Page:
Jan Wildeboer sends news from the EU software patents front. I'm sure you've been reading some gloomy news already ("The controversial EU directive that opponents fear will allow software patenting within Europe will be passed without vote or debate on Monday."), but his report makes it sound like it's not over yet, despite what appears to be a slick trick on the part of the pro-patent forces. It seems they are terrified of an honest vote.
Meanwhile, Linux is growing. IDC calls it a cash cow, saying it is now predicted to ring up $35B in revenues by 2008. Doesn't Europe wish to benefit from a cash cow? Don't they realize they are endangering GNU/Linux by adopting software patents, and for whose benefit? EU companies? Or American companies? And if there is Linux anywhere, countries that don't allow it to flourish will be bested by those that adopt it readily. Like Argentina, for example, where 42% of all businesses are now running Linux.
Here's another angle to consider. There is a rave review [sub req'd -- or here] of the Open Source browser Firefox in the New York Times, and it particularly highlights the security aspects of the browser, comparing Microsoft's Internet Explorer unfavorably, which for the first time is losing market share. There have been 10 million downloads of Firefox so far in a month. People are clamoring for something better. If you didn't get to see the Firefox ad in the New York Times Thursday, with the 10,000 names of all the volunteers who developed and/or contributed money to Firefox, you can get a peek here.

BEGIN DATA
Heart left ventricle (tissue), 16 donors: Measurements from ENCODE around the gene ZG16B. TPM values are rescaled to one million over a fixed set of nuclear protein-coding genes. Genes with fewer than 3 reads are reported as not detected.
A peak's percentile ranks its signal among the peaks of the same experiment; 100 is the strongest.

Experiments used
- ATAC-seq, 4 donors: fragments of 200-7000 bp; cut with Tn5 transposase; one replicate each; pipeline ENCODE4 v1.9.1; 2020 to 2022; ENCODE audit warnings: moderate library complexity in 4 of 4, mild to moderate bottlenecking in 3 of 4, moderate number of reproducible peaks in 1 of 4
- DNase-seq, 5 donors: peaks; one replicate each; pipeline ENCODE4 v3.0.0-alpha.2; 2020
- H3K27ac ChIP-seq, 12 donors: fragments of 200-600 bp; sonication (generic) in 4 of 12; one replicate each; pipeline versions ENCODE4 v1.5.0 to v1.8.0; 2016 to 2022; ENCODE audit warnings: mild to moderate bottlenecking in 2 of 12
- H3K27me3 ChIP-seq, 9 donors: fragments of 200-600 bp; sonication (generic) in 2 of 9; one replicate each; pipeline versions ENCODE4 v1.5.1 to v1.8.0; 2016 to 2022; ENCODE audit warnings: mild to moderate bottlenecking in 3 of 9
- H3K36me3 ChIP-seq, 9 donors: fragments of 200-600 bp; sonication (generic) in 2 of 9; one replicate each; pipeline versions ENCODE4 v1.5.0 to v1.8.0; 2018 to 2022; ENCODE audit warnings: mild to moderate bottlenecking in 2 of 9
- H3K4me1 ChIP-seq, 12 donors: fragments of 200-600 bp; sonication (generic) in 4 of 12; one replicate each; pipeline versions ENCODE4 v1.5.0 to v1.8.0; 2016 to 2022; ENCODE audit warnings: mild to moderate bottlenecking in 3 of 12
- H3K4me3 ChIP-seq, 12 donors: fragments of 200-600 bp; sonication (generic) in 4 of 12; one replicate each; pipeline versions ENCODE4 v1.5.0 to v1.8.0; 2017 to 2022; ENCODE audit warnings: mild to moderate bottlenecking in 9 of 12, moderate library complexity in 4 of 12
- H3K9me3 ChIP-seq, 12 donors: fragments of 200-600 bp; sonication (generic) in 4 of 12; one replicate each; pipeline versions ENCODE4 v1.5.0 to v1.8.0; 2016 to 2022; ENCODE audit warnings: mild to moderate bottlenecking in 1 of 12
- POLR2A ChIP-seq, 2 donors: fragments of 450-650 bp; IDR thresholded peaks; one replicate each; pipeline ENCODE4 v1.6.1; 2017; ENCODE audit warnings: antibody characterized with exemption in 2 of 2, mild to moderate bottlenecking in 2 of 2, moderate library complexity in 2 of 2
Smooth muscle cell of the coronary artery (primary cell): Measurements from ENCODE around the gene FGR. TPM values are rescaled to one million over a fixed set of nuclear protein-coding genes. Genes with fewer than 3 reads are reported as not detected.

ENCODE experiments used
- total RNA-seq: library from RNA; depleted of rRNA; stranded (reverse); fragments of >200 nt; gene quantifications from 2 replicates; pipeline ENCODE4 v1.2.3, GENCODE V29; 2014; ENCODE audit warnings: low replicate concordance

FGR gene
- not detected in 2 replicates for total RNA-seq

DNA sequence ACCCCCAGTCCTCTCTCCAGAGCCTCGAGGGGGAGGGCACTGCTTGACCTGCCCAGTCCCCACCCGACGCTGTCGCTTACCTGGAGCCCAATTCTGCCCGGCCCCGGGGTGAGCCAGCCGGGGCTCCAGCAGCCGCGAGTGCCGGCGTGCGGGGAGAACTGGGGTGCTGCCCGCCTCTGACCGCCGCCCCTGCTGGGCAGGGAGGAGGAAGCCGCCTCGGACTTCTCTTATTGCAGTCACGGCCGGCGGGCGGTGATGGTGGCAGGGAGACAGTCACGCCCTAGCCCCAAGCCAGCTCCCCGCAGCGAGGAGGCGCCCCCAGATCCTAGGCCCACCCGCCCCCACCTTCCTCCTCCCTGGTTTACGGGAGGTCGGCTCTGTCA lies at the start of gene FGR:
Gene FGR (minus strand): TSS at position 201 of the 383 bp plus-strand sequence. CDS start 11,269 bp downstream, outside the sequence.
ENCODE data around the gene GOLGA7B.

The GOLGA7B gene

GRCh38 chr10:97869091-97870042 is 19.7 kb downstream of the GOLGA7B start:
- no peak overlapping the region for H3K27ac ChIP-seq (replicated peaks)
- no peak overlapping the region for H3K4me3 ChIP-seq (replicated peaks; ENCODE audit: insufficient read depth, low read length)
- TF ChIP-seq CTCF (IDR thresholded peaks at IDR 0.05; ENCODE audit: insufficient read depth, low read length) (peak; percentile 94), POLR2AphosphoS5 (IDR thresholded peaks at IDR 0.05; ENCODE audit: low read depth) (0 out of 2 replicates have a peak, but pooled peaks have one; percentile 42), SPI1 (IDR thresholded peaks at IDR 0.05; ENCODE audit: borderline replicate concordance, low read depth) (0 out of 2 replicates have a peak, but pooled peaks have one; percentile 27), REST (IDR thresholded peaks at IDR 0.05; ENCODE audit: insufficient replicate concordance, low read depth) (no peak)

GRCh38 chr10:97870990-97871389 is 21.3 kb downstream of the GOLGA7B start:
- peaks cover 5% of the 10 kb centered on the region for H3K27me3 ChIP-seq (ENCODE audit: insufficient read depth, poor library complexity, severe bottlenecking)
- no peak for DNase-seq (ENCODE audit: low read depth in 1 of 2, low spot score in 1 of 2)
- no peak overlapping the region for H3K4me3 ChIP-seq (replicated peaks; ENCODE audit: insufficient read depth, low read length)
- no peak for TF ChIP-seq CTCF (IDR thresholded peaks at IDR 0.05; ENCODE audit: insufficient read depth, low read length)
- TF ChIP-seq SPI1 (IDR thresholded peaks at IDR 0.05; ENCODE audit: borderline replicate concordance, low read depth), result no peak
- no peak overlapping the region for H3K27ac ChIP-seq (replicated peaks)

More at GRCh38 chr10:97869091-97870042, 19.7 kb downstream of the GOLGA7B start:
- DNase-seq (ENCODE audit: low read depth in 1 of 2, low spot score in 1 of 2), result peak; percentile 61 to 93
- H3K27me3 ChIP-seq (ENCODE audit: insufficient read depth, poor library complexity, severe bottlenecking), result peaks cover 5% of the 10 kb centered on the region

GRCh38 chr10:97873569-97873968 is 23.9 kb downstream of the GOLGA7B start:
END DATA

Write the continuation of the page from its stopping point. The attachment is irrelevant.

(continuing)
But suppose Microsoft goes digging about and finds some plausible-sounding patent it feels it can use as a way to stop Firefox? Let's imagine for a moment that it succeeds in forcing Firefox to disappear, maybe even just by threatening a lawsuit that the nonprofit organization behind Firefox, the Mozilla Foundation, can't afford to fight. That's what patents can do, you know. Then the world would be forced to return to a browser millions view as second-rate, less desirable and less secure.
Don't you think software is too important in today's world, and security in software too vital, to leave Microsoft the kind of power software patents can give? They came up with ActiveX, after all. Of course, perhaps Europeans parliamentarians enjoy having their hard drives erased against their will and other security hijinks only IE users get to experience.
Here are some links to bring you up-to-date on what is going on in the EU:
http://demo.ffii.org/index -- "During the meeting of the Council of Ministers next Tuesday the agreement on the directive "On the Patentability of Computer-Implemented Inventions" is scheduled to be officially adopted.
The Ministers of Agriculture and Fisheries of each EU member state will represent their country there.
The directive in its current form would pave the way for software patents."
- http://www.nosoftwarepatents.com/phpBB2/viewtopic.php?t=244 -- "Reports from various sources have now confirmed that COREPER (the Committee of Permanent Representatives, i.e. the committee of the ambassadors of the member states to the EU) yesterday, on December 15th, approved the proposed Common Position of the Council on a software patent directive. Here's some quick facts: